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Pope Declares Death Penalty Inadmissible in All Cases

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ROME — Pope Francis has declared the death penalty inadmissible in all cases because it is “an attack” on the “dignity of the person,” the Vatican announced on Thursday, in a definitive shift in Roman Catholic teaching that could put enormous pressure on lawmakers and politicians around the world.
Francis, who has spoken out against capital punishment before — including in 2015 in an address to Congress — added the change to the Catechism, the collection of beliefs for the world’s 1.2 billion Catholics.
The revision says the church would work “with determination” for the abolition of capital punishment worldwide.
“I think this will be a big deal for the future of the death penalty in the world,” said John Thavis, a Vatican expert and author. “People who work with prisoners on death row will be thrilled, and I think this will become a banner social justice issue for the church,” he added.
Sergio D’Elia, the secretary of Hands Off Cain, an association that works to abolish capital puni…

Amnesty: Tunisia not doing enough to abolish death penalty

Tunis
Tunisia has failed to take steps to abolish its law on the death penalty, Amnesty International said in its latest report.

Since the early 1990s, no death sentences have been carried out in Tunisia but the death penalty still exists in the country. At the end of last year, 77 people were on death row in Tunisian prisons and 25 Tunisian courts handed down death sentences in connection with national security crimes, an increase from 44 in 2016.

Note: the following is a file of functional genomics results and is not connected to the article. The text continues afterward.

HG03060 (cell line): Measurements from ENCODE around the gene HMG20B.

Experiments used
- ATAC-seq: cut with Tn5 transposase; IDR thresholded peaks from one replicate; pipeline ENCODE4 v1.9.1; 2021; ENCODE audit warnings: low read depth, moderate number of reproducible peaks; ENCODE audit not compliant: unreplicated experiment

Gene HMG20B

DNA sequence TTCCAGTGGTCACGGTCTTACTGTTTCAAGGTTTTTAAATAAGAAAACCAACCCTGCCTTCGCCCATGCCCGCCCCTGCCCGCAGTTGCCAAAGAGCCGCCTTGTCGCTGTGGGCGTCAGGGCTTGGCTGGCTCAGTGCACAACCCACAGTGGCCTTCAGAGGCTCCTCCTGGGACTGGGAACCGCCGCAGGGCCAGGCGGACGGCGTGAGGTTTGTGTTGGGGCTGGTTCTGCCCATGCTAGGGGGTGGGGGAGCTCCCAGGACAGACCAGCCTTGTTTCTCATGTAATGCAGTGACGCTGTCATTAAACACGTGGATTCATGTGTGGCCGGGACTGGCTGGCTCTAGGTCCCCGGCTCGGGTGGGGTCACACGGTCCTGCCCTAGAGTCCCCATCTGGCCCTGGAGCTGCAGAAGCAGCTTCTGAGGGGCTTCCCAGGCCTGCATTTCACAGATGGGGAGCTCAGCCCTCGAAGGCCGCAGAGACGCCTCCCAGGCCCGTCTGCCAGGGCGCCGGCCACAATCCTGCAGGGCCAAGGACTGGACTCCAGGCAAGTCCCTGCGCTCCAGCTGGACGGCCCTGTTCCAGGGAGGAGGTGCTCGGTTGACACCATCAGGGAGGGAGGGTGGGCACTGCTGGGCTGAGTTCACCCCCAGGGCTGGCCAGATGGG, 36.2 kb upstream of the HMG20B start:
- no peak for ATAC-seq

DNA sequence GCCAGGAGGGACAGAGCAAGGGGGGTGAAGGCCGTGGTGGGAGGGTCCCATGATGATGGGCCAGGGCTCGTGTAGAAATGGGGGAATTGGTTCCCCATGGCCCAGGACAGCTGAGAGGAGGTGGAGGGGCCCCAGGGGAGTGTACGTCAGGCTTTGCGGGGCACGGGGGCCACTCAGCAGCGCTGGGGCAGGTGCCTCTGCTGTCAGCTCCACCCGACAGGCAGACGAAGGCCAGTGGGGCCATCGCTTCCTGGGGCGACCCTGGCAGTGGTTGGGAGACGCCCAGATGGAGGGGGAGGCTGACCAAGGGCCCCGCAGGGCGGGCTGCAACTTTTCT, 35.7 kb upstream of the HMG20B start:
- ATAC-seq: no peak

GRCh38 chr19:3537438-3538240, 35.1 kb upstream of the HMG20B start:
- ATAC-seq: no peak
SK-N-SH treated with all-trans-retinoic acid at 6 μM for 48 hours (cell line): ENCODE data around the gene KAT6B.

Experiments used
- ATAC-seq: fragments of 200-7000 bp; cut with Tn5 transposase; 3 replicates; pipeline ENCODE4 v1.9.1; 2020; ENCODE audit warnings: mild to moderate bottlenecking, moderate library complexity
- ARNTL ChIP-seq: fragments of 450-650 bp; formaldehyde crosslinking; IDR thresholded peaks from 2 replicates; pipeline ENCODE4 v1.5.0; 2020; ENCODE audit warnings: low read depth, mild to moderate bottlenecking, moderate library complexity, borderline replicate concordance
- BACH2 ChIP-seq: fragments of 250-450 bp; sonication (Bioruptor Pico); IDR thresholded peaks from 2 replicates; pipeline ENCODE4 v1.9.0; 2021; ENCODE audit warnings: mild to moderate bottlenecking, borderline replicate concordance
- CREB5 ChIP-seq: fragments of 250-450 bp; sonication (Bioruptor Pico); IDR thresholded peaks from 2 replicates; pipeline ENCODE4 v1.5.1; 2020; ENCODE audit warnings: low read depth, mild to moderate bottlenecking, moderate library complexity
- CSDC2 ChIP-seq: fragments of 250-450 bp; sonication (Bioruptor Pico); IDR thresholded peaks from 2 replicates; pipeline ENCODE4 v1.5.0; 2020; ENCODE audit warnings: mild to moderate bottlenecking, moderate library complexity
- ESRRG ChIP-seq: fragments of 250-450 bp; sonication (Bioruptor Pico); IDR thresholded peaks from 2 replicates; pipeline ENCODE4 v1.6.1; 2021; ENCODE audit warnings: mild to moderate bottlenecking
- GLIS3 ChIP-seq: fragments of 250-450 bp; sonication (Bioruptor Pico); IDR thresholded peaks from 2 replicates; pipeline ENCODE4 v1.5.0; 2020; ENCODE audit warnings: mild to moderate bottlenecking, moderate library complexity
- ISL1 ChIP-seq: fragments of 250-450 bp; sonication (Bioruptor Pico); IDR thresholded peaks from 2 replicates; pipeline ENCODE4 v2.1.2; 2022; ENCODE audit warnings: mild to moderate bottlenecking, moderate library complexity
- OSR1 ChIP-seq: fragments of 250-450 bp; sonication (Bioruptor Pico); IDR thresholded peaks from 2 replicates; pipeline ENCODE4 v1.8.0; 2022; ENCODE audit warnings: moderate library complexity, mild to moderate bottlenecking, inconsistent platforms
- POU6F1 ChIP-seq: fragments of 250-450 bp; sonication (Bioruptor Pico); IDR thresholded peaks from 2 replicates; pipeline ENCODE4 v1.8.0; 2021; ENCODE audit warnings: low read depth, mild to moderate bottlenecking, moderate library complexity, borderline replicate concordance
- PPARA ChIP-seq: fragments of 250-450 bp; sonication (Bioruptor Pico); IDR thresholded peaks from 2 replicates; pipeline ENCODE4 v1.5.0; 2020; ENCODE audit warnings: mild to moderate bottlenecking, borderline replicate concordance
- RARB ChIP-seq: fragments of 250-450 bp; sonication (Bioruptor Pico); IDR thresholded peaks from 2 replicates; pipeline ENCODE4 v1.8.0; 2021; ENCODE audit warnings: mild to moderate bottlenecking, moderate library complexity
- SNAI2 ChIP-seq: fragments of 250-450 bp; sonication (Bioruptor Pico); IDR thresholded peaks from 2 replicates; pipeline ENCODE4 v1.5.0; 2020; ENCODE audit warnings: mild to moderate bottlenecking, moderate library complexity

According to a poll by the 3C Studies Institute, 70 per cent of Tunisians are in favour of the death penalty. Moreover, the new anti-terrorism law, passed in July 2015, has maintained the death penalty despite calls to abolish it.

Since independence, Tunisia has completed 135 executions.

Amnesty also deplored the fact that the measure of death sentences in Algeria has not been properly recorded due to authorities not making official data public. Amnesty recorded 27 death sentences in Algeria last year, less than the 50 recorded in 2016.

In Morocco and the Western Sahara, 15 death sentences were handed out in 2017, compared to at least 6 in 2016.

According to the NGO, the use of the death penalty in the Middle East and North Africa region decreased slightly in 2017 and the number of executions recorded decreased by 1 %, from 856 executions in 2016 to 847 in 2017.

Iran, Saudi Arabia and Iraq carried out the largest number of executions in the region and account for 92 % of recorded executions in the MENA region. However Egypt was guilty of handing out the most convictions in the region during 2017. Of the 619 convictions of capital punishment recorded by the group, 402 were from Egypt – an increase of about 70 % compared to 2016.

By the end of 2017, 106 countries abolished the death penalty in their legislation.

Source: Middle East Monitor, April 12, 2018


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"One is absolutely sickened, not by the crimes that the wicked have committed,
but by the punishments that the good have inflicted." -- Oscar Wilde

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